The merchant has big plans for e-commerce spending in 2010: It aims to upgrade its Website to a more robust platform that is SEO-friendly.

    The company also wants to increase activities in paid and natural search, which will require additional people or a contractor. As a result, it may need to reorganize some marketing management resources to save money.

  3. Then there’s a Web pure-play that sells home decor items and does about $7 million in sales annually. This company has a highly seasonal business driven by fourth-quarter sales.

    As a percentage of net sales, marketing expenses, including platforms and marketing/merchandising salaries, are 31% for the first nine months of this year. Because of the fourth-quarter sales, total marketing expenses typically end up in the low 20% of net sales range.

    Paid search is the merchant’s biggest sales driver. The SEO for natural search is done internally; pay-per-click by a contractor. Its affiliate program is contributing 8% of sales.

    Year to date marketing expenses break down to 22.5% for pay-per-click ads, 6.1% for marketing salaries, 1.2% for its pay-per-click contractor and another 1.2% for miscellaneous. This merchant does not have separate marketing and merchandising departments. The Web publishers are responsible for various brands, the product selection and pricing, SEO and e-mails to promote the brand.

    The company in 2010 will implement Magneto, an open-source platform, which it expects will save $60,000 annually. Add-on applications to the system, such as loyalty clubs and drop-ship management, are relatively inexpensive, plus it will make the Website more SEO-friendly.

    The company plans to develop microsites to focus on specific brands or tight categories, giving consumers just the search results they want. The microsites will make it easier for the search engines to focus on their branded categories in a large product assortment.

People capital

Remember that the finest e-commerce technology is useless without the right people. You need folks who can apply the toolsets as marketing tactics and evaluate results, adapt your merchandising and creative practices, and improve SEO.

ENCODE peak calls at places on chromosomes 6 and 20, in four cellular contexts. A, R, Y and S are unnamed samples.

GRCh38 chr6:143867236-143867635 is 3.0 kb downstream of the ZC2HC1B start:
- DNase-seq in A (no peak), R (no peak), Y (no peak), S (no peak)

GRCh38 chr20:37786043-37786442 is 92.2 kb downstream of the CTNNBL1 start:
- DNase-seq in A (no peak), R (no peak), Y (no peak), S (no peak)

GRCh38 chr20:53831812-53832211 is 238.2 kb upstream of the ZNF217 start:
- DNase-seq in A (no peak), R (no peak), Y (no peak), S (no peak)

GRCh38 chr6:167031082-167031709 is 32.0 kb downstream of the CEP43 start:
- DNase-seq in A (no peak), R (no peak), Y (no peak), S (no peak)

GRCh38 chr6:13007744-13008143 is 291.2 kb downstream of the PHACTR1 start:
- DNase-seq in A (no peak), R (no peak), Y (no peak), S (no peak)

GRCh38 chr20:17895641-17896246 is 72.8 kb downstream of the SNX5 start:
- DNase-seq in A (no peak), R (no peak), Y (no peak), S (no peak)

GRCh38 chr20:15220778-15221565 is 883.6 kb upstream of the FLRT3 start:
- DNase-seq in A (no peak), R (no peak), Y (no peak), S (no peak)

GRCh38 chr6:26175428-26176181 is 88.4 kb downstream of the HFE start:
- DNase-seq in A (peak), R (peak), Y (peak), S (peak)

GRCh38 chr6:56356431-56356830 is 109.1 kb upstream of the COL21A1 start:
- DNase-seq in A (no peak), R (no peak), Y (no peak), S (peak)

People with these specialized skills are a scarce commodity. You might need to weigh outsourcing functions vs. the cost and availability of doing some work inhouse.

The need to fuel SEO with continual Website content, write blogs and experiment with social media, among other e-commerce functions, will require people who understand your niche, your products and what your customers want.

Will this increase e-commerce costs? Probably, which brings us back to the importance of clearly identifying your costs and what’s working and driving sales.

Determine the total costs, including key people, toolsets and platforms, as well as the marketing/merchandising resources. Set up analytics to accurately measure demand and response, and allocate costs fairly. Remember that e-commerce spend is different for every marketer and must be tuned to the seasonality of the business and customers.

Curt Barry (cbarry@fcbco.com) is president of F. Curtis Barry & Co., a multichannel operations and fulfillment consultancy.

Sights on SaaS

Software as a Service (SaaS) and outsourcing the development and hosting of Websites is a growing trend. SaaS can be a cost-effective way of gaining new site functionality, reducing operating costs with less reliance on internal IT and accessibility to continuous upgrades. In our experience, SaaS costs range from 1% to 4% of sales.

One $90 million merchant we interviewed could no longer keep up with the IT requirements for its Website. Worse yet, the high-profile brand’s site was hit with a distributed denial of service attack. (DDSA attacks are typically done via an onslaught of external communications requests so the targeted Website can’t respond to legitimate traffic — or it responds so slowly it’s rendered effectively unavailable.)

The merchant’s site was shut down for a week as a result of the DDSA. After recovering, the company quickly outsourced to an SaaS provider with which it could share the necessary hardware and IT infrastructure and grow its site functionality.

Other merchants are turning to SaaS to be ready for the July 1 deadline for complying with the Payment Card Industry Data Security Standards (PCI-DSS). One company we interviewed believes SaaS will give it added financial savings through sharing compliance costs with other firms. Industry studies show that compliance may range from $20,000 to $70,000 for companies with fewer than 1 million transactions. — Curt Barry